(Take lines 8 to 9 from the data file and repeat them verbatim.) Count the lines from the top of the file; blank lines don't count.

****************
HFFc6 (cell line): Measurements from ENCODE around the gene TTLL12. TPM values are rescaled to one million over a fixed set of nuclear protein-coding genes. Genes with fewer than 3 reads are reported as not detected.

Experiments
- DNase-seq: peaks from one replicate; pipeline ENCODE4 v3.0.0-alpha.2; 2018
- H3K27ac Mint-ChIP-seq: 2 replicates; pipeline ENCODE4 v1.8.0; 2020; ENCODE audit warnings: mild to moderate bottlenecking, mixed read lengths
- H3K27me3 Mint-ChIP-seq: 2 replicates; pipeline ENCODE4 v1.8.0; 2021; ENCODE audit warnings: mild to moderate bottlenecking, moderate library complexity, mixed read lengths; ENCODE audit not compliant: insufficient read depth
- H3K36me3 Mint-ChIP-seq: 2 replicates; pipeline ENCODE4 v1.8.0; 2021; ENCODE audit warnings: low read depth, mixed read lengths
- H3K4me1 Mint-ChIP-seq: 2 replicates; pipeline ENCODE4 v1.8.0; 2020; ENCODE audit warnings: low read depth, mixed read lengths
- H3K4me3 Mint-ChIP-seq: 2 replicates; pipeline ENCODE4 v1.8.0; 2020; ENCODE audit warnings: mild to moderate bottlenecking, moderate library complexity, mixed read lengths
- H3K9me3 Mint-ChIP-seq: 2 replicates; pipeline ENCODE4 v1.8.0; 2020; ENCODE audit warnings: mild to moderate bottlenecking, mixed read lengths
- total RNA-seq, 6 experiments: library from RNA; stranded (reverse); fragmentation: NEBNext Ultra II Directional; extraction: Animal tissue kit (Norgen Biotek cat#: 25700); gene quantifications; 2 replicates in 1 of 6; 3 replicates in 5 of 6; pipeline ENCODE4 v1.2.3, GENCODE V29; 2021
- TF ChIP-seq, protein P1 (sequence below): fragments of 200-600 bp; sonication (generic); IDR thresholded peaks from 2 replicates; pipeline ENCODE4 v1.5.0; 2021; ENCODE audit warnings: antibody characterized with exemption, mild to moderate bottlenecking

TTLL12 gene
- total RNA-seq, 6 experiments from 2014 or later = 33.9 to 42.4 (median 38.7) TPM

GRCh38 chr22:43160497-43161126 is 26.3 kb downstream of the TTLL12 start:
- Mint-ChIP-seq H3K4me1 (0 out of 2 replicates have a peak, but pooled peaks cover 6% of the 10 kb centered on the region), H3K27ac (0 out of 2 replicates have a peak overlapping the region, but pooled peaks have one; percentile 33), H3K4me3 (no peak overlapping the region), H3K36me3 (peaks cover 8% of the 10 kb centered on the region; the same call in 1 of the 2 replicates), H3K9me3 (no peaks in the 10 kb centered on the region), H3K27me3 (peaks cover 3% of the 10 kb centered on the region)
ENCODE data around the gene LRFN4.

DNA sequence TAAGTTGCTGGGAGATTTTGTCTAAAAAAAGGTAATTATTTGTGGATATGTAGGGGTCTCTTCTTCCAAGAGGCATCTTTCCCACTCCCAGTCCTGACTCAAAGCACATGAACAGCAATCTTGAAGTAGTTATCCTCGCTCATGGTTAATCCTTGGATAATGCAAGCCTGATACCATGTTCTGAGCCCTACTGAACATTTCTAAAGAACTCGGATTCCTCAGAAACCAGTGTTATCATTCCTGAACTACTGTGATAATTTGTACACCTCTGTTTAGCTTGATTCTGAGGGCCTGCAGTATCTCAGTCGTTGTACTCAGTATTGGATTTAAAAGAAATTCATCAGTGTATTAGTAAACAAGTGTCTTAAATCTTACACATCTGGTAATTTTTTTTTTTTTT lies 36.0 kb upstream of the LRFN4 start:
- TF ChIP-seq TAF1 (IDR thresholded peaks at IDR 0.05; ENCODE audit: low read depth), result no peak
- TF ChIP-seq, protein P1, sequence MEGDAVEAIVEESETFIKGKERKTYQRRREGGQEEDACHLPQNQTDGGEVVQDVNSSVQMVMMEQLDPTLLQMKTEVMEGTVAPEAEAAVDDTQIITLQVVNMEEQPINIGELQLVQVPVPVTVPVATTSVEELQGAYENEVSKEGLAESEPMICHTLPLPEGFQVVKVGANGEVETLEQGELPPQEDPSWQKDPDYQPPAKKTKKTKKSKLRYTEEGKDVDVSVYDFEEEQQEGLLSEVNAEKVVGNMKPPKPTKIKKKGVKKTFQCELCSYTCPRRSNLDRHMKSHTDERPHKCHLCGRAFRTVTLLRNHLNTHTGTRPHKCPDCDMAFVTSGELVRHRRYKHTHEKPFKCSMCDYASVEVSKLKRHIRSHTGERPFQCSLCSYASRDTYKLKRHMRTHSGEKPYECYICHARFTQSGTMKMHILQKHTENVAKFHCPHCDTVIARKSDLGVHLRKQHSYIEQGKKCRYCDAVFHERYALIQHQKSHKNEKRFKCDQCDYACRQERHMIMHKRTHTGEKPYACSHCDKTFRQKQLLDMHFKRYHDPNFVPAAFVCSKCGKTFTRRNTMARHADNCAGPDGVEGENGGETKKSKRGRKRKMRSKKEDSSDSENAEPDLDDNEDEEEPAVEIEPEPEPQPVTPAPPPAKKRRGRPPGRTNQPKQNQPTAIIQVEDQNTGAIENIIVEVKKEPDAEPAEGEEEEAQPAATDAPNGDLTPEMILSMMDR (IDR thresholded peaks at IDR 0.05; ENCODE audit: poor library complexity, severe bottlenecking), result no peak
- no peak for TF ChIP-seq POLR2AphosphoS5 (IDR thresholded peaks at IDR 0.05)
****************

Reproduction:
- H3K4me3 Mint-ChIP-seq: 2 replicates; pipeline ENCODE4 v1.8.0; 2020; ENCODE audit warnings: mild to moderate bottlenecking, moderate library complexity, mixed read lengths
- H3K9me3 Mint-ChIP-seq: 2 replicates; pipeline ENCODE4 v1.8.0; 2020; ENCODE audit warnings: mild to moderate bottlenecking, mixed read lengths